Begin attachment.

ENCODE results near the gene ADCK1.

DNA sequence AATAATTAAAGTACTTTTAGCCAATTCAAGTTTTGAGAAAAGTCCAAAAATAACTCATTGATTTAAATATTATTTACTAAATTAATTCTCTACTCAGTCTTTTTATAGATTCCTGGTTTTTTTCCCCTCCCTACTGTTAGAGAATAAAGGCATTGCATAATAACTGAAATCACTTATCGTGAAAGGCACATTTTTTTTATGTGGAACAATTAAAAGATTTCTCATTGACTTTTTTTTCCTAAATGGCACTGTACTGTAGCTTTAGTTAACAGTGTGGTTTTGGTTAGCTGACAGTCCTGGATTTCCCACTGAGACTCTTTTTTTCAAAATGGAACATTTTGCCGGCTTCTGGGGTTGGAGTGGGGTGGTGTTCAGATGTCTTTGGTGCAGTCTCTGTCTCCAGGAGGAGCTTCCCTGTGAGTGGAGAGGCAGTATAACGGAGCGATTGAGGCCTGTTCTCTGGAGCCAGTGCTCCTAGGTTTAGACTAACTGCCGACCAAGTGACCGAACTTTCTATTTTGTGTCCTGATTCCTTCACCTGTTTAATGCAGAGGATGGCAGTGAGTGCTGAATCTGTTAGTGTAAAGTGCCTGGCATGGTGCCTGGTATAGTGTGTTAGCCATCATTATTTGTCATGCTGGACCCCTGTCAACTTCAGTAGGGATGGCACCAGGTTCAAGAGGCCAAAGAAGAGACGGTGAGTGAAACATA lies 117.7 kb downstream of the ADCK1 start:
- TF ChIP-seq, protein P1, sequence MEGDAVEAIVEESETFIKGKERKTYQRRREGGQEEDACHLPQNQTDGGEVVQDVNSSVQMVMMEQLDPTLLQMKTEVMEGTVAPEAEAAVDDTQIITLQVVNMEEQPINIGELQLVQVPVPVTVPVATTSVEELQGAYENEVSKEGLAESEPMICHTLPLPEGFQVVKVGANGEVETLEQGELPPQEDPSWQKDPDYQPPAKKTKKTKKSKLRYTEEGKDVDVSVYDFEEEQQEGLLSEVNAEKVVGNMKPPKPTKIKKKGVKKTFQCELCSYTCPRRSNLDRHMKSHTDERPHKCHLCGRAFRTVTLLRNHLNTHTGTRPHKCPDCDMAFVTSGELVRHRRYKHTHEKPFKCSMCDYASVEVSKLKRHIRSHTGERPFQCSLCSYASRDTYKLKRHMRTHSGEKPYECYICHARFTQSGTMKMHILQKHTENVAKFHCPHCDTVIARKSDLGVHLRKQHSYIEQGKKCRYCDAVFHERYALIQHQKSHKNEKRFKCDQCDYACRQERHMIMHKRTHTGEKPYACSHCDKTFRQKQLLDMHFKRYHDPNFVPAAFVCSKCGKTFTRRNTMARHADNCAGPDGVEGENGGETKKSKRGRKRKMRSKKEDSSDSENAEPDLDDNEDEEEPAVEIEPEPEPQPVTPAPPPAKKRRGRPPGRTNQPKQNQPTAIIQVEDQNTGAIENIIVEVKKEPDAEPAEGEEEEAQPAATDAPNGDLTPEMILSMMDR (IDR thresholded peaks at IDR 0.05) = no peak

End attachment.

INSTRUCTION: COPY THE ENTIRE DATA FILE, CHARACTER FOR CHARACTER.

ENCODE results near the gene ADCK1.

DNA sequence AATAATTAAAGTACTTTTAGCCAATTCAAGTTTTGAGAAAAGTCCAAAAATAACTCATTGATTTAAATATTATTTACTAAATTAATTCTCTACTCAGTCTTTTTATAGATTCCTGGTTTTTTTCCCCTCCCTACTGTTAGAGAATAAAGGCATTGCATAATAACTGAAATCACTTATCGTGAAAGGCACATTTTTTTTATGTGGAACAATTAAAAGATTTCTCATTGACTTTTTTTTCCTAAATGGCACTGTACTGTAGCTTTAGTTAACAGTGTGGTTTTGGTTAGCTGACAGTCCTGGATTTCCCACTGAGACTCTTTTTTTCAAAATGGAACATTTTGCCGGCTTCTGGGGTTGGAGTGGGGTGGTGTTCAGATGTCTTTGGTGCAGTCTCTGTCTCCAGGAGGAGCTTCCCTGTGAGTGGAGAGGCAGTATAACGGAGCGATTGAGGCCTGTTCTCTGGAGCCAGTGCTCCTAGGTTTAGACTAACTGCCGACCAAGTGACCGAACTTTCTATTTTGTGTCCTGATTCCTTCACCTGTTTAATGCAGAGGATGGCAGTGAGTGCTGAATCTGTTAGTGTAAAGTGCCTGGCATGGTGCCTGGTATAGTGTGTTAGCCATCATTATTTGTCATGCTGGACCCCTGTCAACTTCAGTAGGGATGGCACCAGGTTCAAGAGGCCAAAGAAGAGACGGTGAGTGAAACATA lies 117.7 kb downstream of the ADCK1 start:
- TF ChIP-seq, protein P1, sequence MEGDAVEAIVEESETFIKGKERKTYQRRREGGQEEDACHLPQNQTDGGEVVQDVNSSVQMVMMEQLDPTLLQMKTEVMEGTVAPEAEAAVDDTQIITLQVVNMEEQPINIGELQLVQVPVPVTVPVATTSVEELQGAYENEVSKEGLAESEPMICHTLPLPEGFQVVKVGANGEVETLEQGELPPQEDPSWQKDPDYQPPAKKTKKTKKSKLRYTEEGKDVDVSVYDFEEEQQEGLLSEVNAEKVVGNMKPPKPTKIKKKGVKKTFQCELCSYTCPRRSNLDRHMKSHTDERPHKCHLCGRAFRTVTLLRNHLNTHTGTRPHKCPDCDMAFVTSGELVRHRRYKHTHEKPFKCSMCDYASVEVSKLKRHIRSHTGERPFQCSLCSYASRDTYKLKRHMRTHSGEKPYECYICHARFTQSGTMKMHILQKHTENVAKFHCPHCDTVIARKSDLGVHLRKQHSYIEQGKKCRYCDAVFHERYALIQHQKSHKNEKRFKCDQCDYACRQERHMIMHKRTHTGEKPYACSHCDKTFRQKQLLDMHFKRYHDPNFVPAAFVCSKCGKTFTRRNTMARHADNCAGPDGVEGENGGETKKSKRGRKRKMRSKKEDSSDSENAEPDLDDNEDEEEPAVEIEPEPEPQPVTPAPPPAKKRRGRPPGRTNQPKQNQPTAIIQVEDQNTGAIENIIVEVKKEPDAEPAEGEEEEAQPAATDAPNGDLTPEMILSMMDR (IDR thresholded peaks at IDR 0.05) = no peak